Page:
Twenty years ago, Ellen DeGeneres made television history when she came out as a lesbian in April 1997, first on a series of talkshows and then through the voice of her namesake character during a special episode of her hit sitcom, Ellen.
It’s easy to forget the amount of courage such a decision took back in 1997 — just as hard as it is today, perhaps, to understand the ferocity of the backlash. The popular comedian, actress and now Emmy Award-winning TV host became the first openly gay actress to play a lesbian character on television, and an inspirational figure to countless LGBT teens and adults who were struggling to accept themselves for who they were. But her courage came with a high cost. Her show was canceled soon after, and Ellen was blacklisted by casting agents. She was without work for three years, and plummeted into a depression.
Yet Ellen DeGeneres pushed on through the hard times, and ultimately emerged stronger and more successful than ever, while also nudging America forward on its path towards wider acceptance of LGBTs. Her popular talkshow, The Ellen DeGeneres Show, has been showered with no fewer than 59 Daytime Emmy Awards in its 14 year run, as well as 17 People’s Choice Awards. And in November 2016, President Barack Obama famously got “choked up” while awarding Ellen the Presidential Medal of Freedom.
Here are our Top 24 Ellen DeGeneres Quotes to Inspire Pride in Who You Are.
Top 24 Ellen DeGeneres Quotes to Inspire Pride in Who You Are
It’s our challenges and obstacles that give us layers of depth and make us interesting. Are they fun when they happen? No. But they are what make us unique.
True beauty is not related to what color your hair is or what color your eyes are. True beauty is about who you are as a human being, your principles, your moral compass.
If we’re destroying our trees and destroying our environment and hurting animals and hurting one another and all that stuff, there’s got to be a very powerful energy to fight that. I think we need more love in the world. We need more kindness, more compassion, more joy, more laughter. I definitely want to contribute to that.
While I was doing stand-up, I thought I knew for sure that success meant getting everyone to like me. So I became whoever I thought people wanted me to be. I’d say yes when I wanted to say no, and I even wore a few dresses.
We’re all supposed to be different. I want so badly to encourage everyone to say, “Who am I and how do I want to live my life?
Find out who you are and be that person. That’s what your soul was put on this Earth to be. Find that truth, live that truth, and everything else will come.
I stand for honesty, equality, kindness, compassion, treating people the way you want to be treated, and helping those in need. To me, those are traditional values.
I work really hard at trying to see the big picture and not getting stuck in ego.
Most comedy is based on getting a laugh at somebody else’s expense. And I find that that’s just a form of bullying in a major way. So I want to be an example that you can be funny and be kind, and make people laugh without hurting somebody else’s feelings.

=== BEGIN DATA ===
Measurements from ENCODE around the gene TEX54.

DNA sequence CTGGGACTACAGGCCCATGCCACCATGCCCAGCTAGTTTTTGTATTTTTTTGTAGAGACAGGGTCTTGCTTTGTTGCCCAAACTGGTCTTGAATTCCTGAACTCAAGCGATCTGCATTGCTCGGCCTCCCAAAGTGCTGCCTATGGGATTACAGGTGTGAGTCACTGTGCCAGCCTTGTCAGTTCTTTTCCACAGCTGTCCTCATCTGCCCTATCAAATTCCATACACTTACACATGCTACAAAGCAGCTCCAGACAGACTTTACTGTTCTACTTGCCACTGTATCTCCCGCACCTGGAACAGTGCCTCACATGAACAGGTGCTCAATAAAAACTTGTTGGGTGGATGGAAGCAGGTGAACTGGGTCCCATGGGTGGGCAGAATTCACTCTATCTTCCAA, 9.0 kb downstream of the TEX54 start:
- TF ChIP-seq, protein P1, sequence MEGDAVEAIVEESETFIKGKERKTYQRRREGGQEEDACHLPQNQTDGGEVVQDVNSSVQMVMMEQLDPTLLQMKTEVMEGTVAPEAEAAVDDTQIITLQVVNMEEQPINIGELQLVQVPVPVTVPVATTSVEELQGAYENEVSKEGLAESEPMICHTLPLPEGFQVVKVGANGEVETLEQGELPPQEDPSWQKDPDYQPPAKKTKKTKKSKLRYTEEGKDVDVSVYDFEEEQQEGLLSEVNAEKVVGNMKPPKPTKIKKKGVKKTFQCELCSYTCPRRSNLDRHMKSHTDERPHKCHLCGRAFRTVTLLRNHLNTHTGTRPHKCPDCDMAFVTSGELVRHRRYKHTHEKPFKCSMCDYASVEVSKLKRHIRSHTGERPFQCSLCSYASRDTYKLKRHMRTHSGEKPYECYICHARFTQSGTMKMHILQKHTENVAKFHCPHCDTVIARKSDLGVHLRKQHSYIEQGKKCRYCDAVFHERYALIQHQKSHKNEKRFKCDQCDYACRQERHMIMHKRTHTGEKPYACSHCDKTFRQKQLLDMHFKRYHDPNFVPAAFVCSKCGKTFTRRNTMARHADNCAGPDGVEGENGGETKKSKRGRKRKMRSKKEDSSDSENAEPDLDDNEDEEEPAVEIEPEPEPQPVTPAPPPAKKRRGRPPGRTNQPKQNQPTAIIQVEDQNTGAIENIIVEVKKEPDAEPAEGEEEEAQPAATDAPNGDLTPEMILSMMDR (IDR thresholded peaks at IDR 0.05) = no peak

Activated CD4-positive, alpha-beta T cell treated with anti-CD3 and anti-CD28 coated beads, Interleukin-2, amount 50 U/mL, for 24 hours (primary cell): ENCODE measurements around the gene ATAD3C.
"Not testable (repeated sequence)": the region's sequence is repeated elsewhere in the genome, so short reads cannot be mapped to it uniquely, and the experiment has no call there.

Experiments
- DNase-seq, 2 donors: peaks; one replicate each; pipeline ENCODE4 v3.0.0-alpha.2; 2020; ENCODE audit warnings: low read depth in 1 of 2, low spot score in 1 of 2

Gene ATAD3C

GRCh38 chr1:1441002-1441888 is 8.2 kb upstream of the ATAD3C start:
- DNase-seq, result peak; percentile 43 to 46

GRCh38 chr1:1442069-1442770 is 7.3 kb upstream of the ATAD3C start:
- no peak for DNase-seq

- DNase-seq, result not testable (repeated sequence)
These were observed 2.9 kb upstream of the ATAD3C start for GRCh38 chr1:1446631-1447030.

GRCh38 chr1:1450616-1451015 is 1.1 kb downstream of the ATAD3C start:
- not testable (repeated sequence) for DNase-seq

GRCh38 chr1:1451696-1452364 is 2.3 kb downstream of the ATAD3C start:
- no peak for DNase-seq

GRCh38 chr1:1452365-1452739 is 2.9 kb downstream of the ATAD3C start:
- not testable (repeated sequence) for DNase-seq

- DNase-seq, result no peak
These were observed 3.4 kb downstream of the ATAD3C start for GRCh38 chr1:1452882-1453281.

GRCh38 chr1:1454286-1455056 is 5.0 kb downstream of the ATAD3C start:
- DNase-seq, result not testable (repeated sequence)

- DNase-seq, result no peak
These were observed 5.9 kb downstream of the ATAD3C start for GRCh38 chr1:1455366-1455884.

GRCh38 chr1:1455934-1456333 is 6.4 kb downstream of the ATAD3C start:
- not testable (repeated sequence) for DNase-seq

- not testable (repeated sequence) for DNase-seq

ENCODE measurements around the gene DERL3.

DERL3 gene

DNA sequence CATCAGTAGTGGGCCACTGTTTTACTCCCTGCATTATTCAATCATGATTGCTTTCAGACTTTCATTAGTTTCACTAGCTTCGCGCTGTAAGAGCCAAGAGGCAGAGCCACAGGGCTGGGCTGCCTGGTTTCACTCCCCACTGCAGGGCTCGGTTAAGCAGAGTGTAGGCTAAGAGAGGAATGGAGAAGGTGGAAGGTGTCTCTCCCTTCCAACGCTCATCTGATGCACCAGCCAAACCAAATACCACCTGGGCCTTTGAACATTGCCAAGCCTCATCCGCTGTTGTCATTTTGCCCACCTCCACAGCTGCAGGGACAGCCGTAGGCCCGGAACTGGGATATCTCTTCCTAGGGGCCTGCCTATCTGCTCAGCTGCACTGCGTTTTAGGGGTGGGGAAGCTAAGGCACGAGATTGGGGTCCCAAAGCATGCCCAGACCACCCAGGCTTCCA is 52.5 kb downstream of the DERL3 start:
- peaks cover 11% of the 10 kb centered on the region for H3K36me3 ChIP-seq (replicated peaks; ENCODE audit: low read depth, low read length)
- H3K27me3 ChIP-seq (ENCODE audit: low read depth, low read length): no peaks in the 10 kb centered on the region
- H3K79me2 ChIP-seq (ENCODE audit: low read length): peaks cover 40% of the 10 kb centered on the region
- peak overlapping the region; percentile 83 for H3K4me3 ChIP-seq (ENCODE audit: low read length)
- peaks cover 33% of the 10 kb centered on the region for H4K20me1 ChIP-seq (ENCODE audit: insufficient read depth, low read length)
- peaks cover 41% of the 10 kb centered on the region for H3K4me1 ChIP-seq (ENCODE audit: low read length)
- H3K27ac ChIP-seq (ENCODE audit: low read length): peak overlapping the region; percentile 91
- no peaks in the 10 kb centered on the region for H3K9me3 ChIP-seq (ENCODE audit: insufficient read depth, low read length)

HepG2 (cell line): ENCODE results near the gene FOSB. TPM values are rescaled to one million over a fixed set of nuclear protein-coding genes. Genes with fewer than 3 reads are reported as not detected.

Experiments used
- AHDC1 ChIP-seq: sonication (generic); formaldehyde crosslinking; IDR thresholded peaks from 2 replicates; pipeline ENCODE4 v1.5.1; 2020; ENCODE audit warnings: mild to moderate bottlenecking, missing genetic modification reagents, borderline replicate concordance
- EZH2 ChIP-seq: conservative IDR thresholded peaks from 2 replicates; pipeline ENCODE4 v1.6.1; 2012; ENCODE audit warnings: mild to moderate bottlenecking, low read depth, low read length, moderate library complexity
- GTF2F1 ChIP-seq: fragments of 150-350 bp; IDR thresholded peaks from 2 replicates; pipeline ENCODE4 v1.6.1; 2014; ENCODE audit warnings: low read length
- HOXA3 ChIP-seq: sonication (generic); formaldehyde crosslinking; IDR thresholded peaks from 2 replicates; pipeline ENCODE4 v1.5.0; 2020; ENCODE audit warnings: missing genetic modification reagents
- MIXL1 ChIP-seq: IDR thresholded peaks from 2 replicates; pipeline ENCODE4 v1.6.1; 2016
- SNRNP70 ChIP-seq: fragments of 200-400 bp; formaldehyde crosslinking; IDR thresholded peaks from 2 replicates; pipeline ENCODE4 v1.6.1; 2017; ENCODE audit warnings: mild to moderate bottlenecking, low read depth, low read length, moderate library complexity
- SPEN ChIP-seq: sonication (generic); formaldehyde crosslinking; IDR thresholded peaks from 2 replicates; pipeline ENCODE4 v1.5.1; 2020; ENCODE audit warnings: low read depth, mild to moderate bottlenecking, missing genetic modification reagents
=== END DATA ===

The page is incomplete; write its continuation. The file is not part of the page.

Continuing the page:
Follow your passion. Stay true to yourself. Never follow someone else’s path unless you’re in the woods and you’re lost and you see a path. By all means, you should follow that.
I learned compassion from being discriminated against. Everything bad that’s ever happened to me has taught me compassion.
I am saddened by how people treat one another and how we are so shut off from one another and how we judge one another, when the truth is, we are all one connected thing. We are all from the same exact molecules.
Though you feel like your not where you’re suppose to be, you shouldn’t worry because the next turn you take, it will lead you to where you wanna go.
Life is like one big Mardi Gras. But instead of showing boobs, show people your brain, and if they like what they see, you’ll have more beads than you know what to do with.
Do things that make you happy within the confines of the legal system.
Don’t worry about what people say about you. Let the naysayers nay. They will eventually grow tired of naying.
I’m a comedian, and I definitely see the humor in a lot of things. I am also sad a lot. I cry often and easily. I think you’re supposed to feel all kinds of things.
I think beauty comes from actually knowing who you are. That’s real beauty to me.
It is failure that gives you the proper perspective on success.
Do we have to know who’s gay and who’s straight? Can’t we just love everybody and judge them by the car they drive?
I don’t know what people are scared of. Maybe they think their children will be influenced, but I’ve got to tell you, I was raised by two heterosexuals. Everywhere I looked — heterosexuals. And they did not influence me. It’s time we love people for who they are and let them love who they want.
Be open to learning new lessons, even if they contradict the lessons you learned yesterday.
When you take risks you learn that there will be times when you succeed and there will be times when you fail and both are equally important.
Embrace who you are. Literally. Hug yourself. Accept who you are.
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